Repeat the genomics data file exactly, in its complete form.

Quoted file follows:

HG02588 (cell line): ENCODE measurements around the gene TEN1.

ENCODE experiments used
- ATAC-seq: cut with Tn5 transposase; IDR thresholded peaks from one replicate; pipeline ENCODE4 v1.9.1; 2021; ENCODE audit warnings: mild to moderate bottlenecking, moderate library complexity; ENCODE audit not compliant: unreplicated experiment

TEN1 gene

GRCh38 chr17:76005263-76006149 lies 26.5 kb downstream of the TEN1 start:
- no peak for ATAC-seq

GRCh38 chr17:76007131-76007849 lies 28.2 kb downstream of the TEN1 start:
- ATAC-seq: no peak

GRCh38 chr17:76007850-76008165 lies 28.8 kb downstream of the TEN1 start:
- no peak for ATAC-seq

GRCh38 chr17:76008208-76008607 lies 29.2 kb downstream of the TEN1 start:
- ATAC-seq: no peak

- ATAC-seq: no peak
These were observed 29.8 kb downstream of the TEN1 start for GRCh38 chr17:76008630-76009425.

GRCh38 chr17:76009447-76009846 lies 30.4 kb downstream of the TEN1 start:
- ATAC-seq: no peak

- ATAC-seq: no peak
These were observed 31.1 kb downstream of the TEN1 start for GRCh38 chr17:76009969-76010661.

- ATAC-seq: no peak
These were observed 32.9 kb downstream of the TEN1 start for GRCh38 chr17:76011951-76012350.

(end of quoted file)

HG02588 (cell line): ENCODE measurements around the gene TEN1.

ENCODE experiments used
- ATAC-seq: cut with Tn5 transposase; IDR thresholded peaks from one replicate; pipeline ENCODE4 v1.9.1; 2021; ENCODE audit warnings: mild to moderate bottlenecking, moderate library complexity; ENCODE audit not compliant: unreplicated experiment

TEN1 gene

GRCh38 chr17:76005263-76006149 lies 26.5 kb downstream of the TEN1 start:
- no peak for ATAC-seq

GRCh38 chr17:76007131-76007849 lies 28.2 kb downstream of the TEN1 start:
- ATAC-seq: no peak

GRCh38 chr17:76007850-76008165 lies 28.8 kb downstream of the TEN1 start:
- no peak for ATAC-seq

GRCh38 chr17:76008208-76008607 lies 29.2 kb downstream of the TEN1 start:
- ATAC-seq: no peak

- ATAC-seq: no peak
These were observed 29.8 kb downstream of the TEN1 start for GRCh38 chr17:76008630-76009425.

GRCh38 chr17:76009447-76009846 lies 30.4 kb downstream of the TEN1 start:
- ATAC-seq: no peak

- ATAC-seq: no peak
These were observed 31.1 kb downstream of the TEN1 start for GRCh38 chr17:76009969-76010661.

- ATAC-seq: no peak
These were observed 32.9 kb downstream of the TEN1 start for GRCh38 chr17:76011951-76012350.